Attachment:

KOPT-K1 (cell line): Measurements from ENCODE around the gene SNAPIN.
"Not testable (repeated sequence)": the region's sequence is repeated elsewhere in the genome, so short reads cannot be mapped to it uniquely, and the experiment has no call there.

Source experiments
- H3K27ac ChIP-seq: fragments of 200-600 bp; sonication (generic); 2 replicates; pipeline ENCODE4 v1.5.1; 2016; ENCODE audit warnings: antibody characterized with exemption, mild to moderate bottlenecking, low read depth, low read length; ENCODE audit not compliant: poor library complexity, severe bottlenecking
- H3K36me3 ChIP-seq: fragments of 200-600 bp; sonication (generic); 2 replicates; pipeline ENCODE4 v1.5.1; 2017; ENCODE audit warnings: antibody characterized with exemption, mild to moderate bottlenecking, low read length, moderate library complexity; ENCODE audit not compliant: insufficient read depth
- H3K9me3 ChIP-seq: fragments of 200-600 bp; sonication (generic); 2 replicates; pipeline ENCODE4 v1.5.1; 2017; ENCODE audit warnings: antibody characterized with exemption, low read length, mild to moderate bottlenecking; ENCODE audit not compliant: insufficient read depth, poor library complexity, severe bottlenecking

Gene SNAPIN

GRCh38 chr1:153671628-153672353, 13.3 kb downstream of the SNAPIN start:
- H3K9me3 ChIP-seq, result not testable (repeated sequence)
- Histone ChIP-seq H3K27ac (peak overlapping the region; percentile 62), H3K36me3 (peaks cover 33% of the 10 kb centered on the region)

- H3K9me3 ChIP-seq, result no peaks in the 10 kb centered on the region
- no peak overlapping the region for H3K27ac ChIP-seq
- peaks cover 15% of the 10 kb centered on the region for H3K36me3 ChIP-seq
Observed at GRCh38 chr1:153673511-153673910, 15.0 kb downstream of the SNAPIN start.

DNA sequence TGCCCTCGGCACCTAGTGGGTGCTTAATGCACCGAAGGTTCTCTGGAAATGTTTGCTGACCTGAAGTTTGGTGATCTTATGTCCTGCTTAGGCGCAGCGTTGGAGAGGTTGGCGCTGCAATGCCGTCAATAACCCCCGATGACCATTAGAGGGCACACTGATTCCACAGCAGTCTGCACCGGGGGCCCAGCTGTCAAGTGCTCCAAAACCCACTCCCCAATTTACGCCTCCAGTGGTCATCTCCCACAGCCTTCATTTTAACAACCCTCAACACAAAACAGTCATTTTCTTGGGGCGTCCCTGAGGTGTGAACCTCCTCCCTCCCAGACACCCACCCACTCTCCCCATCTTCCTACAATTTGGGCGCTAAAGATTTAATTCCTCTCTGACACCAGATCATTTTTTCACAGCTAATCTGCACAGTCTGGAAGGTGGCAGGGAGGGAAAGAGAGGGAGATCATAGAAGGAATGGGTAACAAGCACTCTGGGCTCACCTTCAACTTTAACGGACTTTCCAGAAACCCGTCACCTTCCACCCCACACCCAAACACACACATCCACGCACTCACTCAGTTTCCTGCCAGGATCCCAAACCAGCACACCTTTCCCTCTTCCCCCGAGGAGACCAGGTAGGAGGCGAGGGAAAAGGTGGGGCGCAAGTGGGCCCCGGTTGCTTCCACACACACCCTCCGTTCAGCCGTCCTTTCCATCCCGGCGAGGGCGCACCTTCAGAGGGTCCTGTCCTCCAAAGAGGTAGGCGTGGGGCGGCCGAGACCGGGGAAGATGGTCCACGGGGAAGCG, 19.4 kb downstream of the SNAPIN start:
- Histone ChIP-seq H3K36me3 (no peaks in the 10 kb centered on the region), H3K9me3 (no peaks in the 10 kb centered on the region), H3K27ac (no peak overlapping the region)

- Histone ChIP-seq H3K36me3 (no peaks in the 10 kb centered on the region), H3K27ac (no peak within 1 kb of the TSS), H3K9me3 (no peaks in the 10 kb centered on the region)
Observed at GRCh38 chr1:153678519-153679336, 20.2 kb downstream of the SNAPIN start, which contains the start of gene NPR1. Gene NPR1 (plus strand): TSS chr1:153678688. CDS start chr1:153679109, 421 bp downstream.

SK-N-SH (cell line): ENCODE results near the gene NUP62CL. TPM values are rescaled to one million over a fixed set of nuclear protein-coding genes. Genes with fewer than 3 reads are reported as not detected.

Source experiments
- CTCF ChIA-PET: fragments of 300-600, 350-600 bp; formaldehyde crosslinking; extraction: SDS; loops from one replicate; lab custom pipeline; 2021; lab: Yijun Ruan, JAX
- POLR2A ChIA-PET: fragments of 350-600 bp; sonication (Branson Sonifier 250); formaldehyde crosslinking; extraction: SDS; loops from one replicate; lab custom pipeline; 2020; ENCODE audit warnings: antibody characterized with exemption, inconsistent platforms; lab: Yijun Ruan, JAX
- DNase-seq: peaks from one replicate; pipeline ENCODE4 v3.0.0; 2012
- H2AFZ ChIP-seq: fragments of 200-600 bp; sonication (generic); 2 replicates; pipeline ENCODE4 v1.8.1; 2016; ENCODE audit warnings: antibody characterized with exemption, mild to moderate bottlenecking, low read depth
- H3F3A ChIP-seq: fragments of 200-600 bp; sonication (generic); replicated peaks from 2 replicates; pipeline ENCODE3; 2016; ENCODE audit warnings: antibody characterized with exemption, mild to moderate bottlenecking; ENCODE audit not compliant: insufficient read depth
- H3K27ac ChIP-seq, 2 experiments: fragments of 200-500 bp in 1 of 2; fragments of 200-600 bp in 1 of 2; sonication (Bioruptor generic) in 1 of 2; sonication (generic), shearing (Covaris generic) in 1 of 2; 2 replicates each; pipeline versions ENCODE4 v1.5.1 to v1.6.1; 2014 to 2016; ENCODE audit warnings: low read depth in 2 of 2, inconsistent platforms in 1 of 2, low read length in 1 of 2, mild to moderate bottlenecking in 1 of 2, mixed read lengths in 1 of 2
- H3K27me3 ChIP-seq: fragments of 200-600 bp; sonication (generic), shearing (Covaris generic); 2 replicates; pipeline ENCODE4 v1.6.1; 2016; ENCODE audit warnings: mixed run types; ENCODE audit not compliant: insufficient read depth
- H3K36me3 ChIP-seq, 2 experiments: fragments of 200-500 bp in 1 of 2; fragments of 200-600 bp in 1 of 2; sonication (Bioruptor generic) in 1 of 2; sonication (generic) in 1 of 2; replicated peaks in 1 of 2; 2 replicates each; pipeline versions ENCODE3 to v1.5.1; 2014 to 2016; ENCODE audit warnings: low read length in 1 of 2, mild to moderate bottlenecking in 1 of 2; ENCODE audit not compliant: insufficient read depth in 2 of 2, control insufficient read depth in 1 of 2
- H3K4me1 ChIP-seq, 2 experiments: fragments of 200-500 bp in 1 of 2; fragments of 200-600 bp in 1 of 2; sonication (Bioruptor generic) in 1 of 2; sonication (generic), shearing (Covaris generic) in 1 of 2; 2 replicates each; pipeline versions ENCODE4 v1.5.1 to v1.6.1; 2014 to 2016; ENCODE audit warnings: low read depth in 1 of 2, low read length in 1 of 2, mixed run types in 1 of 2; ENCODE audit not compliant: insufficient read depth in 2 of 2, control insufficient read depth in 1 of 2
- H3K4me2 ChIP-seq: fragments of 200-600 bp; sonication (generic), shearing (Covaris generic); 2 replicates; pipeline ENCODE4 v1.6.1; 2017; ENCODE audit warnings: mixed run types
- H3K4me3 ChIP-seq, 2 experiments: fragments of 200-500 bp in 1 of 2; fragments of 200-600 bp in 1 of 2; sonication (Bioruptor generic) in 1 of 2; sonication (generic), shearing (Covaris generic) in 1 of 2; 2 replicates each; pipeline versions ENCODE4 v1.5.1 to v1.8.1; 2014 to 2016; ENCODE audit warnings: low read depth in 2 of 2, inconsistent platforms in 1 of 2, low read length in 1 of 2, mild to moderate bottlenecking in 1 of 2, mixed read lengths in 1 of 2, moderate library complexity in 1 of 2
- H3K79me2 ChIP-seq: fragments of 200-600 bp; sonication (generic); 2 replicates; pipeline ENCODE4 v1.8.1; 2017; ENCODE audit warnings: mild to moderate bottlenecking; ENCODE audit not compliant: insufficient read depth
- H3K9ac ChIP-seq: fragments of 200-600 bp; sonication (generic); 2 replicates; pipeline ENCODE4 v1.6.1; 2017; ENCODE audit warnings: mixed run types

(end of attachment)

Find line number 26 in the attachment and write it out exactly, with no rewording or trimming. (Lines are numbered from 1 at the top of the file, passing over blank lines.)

- H3K27ac ChIP-seq, 2 experiments: fragments of 200-500 bp in 1 of 2; fragments of 200-600 bp in 1 of 2; sonication (Bioruptor generic) in 1 of 2; sonication (generic), shearing (Covaris generic) in 1 of 2; 2 replicates each; pipeline versions ENCODE4 v1.5.1 to v1.6.1; 2014 to 2016; ENCODE audit warnings: low read depth in 2 of 2, inconsistent platforms in 1 of 2, low read length in 1 of 2, mild to moderate bottlenecking in 1 of 2, mixed read lengths in 1 of 2